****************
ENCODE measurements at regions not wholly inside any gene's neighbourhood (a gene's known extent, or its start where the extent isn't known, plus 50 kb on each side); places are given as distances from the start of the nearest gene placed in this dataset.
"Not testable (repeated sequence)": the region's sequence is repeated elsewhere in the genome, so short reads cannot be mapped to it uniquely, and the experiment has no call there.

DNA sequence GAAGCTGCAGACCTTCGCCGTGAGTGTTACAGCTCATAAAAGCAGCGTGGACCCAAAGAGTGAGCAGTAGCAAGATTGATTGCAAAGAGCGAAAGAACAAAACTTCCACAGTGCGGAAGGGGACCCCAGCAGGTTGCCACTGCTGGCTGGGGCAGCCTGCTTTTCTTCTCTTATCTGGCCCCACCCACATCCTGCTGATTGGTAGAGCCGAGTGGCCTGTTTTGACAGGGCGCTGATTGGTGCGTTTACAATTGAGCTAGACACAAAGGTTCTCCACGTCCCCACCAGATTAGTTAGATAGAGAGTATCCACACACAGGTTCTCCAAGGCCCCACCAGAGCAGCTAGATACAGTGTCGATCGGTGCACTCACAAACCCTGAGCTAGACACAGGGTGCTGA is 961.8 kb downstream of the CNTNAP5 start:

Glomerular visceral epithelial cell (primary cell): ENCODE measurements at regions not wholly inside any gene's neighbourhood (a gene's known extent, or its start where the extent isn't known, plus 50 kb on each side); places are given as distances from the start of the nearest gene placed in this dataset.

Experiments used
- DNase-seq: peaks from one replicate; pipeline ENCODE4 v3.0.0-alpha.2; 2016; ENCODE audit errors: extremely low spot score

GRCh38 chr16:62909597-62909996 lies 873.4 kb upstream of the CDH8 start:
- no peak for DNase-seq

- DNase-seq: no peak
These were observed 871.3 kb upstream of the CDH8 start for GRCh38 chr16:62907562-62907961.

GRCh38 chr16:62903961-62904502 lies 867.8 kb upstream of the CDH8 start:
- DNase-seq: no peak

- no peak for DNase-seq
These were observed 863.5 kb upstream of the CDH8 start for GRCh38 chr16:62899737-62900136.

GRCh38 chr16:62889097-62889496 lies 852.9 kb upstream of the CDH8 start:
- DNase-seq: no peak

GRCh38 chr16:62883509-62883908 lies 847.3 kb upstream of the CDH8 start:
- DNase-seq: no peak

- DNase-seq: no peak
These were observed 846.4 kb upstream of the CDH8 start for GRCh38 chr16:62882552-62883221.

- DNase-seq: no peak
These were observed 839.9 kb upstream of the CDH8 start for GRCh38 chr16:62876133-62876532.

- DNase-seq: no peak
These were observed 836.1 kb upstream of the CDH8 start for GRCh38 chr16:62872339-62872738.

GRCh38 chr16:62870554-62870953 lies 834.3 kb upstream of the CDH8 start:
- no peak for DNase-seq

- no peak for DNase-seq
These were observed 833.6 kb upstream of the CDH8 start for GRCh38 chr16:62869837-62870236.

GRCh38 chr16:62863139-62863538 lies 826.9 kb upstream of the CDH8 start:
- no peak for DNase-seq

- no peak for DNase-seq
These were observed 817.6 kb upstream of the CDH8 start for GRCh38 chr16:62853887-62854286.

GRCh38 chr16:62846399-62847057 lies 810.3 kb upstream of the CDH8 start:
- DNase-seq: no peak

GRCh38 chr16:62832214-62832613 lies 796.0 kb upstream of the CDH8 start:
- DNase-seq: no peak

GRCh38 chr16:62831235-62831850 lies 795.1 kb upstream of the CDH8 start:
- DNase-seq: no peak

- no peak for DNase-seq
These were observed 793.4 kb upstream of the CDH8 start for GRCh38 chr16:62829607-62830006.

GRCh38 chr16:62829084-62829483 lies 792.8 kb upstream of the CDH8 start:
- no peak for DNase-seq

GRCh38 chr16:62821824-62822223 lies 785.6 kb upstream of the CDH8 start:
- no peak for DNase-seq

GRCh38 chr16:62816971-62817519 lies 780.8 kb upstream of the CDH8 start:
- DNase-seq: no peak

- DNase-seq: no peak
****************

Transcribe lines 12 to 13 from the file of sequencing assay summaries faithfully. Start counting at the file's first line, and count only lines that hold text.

- DNase-seq: no peak

- no peak for DNase-seq